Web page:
Madan Theatre

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Madan Theatre Company, also known as Madan Theatres Limited or in short, Madan Theatres was a film production company founded by Jamshedji Framji Madan, one of the pioneers of Indian Cinema.

Madan, a young Parsi businessman, who had experience in Theatre shows from an early age, stepped into entertainment business in 1902, when he started bioscope shows of imported cinemas a tent in Maidan, Calcutta. Later, such shows were exhibited in Corinthian Theatre, which was already popular for Parsi theatre shows. Madan also created the Elphinstone Bioscope Company, which produced a number of short films.[1]

After the World War I, Madan's business started growing rapidly. In 1919, his film production business became a joint stock company with the name of Madan Theatres Limited. Madan Theatres and its associates had a great control over theatre houses in India those days. In 1919, Madan Theatres produced the first Bengali feature film Billwamangal. It was first screened in Cornwallis Theatre (now known as Sree Cinema).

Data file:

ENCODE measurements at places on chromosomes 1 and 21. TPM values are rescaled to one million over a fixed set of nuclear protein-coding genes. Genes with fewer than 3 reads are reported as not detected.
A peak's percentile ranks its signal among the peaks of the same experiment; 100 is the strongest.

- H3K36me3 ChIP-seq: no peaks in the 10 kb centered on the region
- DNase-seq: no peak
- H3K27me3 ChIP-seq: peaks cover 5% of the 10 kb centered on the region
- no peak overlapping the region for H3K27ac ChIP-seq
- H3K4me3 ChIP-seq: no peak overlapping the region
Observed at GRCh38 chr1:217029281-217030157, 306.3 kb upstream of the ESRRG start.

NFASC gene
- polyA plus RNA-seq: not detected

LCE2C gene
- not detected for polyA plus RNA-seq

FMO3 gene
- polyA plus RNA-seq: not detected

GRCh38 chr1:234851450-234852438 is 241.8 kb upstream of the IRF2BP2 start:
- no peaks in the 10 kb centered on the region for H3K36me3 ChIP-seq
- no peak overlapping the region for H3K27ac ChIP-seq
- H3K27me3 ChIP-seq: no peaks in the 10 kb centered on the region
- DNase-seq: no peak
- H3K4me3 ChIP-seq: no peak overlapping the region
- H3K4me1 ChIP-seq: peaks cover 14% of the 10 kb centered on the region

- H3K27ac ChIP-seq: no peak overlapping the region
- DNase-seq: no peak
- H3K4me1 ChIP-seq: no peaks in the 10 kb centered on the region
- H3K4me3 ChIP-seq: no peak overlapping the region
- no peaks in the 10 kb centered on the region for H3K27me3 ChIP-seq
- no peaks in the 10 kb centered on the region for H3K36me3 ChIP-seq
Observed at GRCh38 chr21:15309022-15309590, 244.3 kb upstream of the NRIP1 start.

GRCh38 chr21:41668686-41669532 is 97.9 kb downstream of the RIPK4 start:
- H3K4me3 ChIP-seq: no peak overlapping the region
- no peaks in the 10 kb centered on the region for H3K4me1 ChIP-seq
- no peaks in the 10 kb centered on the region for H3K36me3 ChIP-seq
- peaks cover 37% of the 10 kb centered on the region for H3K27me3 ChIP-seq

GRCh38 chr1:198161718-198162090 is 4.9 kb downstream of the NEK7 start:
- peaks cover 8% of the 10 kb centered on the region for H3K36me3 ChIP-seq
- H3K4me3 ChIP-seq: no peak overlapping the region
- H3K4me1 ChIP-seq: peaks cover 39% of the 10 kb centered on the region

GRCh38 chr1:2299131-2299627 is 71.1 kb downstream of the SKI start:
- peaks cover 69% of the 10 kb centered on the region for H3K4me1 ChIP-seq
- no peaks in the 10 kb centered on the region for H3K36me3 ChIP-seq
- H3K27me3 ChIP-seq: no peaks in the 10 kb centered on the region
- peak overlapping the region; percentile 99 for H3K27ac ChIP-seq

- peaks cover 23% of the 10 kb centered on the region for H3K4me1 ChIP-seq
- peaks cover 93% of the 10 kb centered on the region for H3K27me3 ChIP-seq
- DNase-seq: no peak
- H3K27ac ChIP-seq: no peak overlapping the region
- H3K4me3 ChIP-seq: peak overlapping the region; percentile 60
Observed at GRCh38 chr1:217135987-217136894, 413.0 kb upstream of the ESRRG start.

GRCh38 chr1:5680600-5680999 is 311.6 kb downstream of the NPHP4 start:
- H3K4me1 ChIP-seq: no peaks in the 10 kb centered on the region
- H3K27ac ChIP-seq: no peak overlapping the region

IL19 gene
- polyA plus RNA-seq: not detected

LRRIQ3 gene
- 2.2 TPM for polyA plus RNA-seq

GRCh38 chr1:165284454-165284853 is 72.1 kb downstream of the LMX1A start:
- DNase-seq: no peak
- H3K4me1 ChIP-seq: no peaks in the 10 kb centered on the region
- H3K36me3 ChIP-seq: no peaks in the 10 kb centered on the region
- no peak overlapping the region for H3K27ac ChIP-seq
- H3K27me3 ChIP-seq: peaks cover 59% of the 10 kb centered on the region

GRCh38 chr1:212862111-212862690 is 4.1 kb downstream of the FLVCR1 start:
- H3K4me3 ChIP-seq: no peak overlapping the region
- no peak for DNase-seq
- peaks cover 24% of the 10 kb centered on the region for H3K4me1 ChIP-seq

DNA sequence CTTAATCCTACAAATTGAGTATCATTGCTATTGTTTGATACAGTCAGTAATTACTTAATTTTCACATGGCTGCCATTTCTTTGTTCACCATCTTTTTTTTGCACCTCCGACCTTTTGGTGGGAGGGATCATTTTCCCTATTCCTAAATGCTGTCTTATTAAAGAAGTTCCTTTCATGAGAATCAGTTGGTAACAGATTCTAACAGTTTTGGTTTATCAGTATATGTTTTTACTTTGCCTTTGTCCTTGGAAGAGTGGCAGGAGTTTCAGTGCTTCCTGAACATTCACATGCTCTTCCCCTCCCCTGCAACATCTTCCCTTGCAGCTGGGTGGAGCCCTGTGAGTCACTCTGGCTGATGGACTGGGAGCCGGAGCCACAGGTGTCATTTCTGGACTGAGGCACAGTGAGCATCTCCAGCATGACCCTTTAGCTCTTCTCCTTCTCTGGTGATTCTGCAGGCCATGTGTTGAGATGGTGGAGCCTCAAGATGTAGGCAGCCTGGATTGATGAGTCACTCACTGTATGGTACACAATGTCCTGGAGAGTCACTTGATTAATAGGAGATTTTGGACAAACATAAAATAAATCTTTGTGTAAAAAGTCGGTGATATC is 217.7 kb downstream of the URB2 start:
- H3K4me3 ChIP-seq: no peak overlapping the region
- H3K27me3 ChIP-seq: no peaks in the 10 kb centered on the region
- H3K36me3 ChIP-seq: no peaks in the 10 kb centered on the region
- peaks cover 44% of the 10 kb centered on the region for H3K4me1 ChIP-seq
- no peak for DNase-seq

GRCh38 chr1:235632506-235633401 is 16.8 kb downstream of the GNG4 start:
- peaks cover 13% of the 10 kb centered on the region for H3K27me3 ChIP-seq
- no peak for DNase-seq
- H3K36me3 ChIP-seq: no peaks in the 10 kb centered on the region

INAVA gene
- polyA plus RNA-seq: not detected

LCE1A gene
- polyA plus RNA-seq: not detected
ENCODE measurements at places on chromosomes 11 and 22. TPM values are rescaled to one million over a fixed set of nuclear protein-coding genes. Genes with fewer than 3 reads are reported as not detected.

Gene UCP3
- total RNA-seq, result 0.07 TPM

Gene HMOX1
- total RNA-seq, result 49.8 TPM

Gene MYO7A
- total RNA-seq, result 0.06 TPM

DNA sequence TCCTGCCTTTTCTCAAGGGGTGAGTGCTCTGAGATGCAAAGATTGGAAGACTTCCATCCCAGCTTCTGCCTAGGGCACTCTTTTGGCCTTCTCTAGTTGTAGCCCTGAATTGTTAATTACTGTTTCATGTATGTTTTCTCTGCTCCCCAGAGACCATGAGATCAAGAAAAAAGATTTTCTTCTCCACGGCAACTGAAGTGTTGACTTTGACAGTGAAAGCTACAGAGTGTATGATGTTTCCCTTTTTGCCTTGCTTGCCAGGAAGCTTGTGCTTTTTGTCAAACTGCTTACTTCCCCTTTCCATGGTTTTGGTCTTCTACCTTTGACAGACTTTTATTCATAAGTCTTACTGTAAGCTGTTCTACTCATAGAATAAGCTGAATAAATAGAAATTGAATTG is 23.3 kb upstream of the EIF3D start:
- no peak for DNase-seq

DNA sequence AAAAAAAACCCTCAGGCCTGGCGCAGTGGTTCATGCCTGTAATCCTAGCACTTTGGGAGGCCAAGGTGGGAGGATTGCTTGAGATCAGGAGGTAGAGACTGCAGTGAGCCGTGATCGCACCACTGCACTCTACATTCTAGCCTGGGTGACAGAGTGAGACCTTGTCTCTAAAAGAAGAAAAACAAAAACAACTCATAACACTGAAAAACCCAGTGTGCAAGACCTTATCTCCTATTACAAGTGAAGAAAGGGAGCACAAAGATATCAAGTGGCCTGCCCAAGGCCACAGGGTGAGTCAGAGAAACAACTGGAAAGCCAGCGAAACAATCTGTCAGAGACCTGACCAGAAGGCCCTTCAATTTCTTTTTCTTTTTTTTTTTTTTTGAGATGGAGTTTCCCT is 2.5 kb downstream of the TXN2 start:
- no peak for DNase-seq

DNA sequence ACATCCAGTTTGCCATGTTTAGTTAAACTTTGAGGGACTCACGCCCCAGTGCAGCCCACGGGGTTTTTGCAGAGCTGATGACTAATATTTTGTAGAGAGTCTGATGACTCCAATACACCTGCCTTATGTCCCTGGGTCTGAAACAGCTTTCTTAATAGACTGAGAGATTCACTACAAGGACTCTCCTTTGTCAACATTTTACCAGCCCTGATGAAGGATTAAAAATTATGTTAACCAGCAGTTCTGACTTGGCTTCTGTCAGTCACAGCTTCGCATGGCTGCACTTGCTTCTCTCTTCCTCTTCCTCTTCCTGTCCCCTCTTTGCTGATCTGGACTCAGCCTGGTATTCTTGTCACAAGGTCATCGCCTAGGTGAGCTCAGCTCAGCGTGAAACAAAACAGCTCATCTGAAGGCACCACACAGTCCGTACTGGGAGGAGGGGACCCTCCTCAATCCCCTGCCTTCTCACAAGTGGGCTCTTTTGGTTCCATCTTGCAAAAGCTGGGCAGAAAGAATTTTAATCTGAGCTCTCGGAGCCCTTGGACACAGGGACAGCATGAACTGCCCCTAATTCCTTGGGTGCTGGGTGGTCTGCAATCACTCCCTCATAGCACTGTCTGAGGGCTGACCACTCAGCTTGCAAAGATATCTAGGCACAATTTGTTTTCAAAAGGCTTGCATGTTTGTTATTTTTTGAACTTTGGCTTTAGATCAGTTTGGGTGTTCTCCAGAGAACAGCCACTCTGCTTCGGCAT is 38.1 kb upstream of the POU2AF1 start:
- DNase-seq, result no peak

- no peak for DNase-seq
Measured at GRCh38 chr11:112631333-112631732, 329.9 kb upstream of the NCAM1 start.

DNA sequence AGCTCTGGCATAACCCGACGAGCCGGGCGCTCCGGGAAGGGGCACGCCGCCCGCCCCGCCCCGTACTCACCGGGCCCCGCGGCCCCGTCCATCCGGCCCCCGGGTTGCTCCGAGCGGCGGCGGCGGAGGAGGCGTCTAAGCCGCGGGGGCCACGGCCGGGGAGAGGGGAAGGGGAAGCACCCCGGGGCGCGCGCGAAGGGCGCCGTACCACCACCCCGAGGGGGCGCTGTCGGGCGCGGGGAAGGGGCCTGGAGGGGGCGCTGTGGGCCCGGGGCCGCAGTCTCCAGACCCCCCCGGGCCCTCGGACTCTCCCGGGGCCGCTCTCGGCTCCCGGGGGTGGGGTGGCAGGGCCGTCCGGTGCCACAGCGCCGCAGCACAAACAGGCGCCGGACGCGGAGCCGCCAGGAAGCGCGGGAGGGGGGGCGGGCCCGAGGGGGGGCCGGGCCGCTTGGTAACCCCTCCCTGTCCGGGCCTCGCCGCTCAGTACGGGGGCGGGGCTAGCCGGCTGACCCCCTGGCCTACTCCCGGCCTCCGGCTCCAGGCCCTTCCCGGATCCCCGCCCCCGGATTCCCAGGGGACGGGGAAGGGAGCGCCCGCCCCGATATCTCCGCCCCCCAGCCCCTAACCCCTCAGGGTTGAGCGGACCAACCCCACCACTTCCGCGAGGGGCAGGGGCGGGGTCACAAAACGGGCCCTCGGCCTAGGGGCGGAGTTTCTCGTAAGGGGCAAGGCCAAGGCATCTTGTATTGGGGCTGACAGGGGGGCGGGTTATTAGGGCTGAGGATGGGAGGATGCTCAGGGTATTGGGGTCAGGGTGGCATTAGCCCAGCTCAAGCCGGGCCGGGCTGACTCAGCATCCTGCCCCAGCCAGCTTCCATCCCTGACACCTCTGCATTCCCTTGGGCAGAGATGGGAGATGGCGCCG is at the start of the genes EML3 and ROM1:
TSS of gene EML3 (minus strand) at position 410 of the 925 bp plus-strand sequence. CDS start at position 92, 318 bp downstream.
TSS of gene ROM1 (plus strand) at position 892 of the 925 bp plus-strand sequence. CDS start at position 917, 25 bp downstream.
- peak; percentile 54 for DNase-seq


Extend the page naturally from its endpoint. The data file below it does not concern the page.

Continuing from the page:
Madan hired a number of foreign directors. Eugenio De Liguoro directed Nala Damayanti (1920) and Dhruva Charitra (1921), Camille Le Grand directed Ratnavali (1922) and Georgio Mannini directed Savitri Satyavan (1923). Patience Cooper, one of the early stars of Indian Cinema, acted in many of the movies produced by Madan Theatres.

Madan Theatres produced films like Bishabriksha (1922 and 1928), Durgesh Nandini (1927) and Radharani (1930) based on Bankim Chandra Chatterjee's works. Giribala (1929) was based on Rabindranath Tagore's work.

J J Madan, third son of J F Madan, became managing director of Madan Theatres after JF's death in 1923. Madan Theatres reached a peak in late 1920s when it owned 127 theatres and controlled half of the country's box office.[2] Madan Theatres produced a number of popular and landmark films till 1937. First Bengali talkie, Jamai Shashthi was made by Madan Theatres and released on 11 April 1931.[3] Indrasabha (1932) was a very special musical made by Madan Theatres. This movie had nearly 70 songs.

References[edit]

  1. ^ Elphinstone Bioscope
  2. ^ p 520, The SAGE Handbook of Media Studies, John H Downing et al., SAGE, 2004, ISBN 0-7619-2169-9
  3. ^ IMDB page on Jamai Sasthi

External links[edit]